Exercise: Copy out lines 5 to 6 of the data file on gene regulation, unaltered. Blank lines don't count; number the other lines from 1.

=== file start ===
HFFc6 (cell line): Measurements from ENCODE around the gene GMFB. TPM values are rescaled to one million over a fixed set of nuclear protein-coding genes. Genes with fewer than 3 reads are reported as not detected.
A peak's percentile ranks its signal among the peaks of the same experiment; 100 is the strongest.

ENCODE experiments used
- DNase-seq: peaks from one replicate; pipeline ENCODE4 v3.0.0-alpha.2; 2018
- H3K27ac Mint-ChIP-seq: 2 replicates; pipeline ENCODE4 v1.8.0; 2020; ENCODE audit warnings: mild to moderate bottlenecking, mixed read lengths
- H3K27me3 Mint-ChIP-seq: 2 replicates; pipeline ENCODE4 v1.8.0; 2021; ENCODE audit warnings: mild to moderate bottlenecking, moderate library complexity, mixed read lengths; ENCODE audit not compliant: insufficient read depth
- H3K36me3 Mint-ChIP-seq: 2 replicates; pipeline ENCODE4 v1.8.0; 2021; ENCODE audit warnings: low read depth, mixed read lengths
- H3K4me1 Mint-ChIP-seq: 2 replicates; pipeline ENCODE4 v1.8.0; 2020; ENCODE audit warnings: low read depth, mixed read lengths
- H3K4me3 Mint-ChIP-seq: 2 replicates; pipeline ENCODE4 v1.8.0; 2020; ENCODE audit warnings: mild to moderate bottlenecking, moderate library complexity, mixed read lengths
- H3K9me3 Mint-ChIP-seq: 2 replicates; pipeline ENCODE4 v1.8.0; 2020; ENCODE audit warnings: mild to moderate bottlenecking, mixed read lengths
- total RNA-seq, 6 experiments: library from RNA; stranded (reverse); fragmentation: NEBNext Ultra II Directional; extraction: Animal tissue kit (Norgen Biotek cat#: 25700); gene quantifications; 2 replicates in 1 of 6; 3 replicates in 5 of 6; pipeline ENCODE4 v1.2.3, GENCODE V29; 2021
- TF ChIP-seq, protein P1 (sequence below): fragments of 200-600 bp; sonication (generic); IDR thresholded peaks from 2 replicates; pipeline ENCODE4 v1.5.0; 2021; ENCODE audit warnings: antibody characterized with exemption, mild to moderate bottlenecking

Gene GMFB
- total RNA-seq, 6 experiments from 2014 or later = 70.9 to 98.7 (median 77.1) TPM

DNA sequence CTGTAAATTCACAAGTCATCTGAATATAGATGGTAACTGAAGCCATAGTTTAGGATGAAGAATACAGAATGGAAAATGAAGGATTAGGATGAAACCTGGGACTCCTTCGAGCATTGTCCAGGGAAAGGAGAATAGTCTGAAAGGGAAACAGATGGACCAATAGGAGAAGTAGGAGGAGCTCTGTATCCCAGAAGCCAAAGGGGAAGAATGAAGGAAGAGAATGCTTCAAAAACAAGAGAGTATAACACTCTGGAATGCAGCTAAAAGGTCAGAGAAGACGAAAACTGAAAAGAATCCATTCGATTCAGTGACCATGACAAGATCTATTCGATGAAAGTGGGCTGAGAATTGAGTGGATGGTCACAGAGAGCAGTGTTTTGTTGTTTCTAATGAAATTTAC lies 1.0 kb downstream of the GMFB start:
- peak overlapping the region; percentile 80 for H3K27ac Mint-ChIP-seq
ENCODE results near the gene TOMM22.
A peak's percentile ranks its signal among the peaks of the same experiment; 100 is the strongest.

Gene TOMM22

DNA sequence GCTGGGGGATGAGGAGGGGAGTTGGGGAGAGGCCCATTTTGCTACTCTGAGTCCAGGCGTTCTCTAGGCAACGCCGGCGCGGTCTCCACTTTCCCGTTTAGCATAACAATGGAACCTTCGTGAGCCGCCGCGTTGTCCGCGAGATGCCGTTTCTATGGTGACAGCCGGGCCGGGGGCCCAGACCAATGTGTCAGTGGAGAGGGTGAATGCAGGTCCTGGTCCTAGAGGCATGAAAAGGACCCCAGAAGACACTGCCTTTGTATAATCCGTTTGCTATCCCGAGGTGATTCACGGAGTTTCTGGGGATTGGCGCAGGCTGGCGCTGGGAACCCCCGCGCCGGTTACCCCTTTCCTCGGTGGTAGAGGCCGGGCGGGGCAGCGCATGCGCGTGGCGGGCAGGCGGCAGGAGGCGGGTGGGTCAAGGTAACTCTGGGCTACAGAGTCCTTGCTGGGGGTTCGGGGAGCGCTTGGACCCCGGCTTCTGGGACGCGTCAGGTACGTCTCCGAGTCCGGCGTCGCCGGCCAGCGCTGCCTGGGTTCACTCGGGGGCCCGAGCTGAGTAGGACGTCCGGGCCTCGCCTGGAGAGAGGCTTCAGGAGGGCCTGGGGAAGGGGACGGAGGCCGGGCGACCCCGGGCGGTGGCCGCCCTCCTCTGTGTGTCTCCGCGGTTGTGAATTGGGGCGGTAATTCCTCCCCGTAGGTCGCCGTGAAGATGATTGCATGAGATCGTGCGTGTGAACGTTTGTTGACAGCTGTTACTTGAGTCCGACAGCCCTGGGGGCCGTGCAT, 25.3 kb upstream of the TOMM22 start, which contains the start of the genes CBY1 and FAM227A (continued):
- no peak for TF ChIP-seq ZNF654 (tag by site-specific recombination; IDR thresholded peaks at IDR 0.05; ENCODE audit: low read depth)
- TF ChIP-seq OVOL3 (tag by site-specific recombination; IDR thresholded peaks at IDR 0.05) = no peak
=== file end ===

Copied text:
- H3K27ac Mint-ChIP-seq: 2 replicates; pipeline ENCODE4 v1.8.0; 2020; ENCODE audit warnings: mild to moderate bottlenecking, mixed read lengths
- H3K27me3 Mint-ChIP-seq: 2 replicates; pipeline ENCODE4 v1.8.0; 2021; ENCODE audit warnings: mild to moderate bottlenecking, moderate library complexity, mixed read lengths; ENCODE audit not compliant: insufficient read depth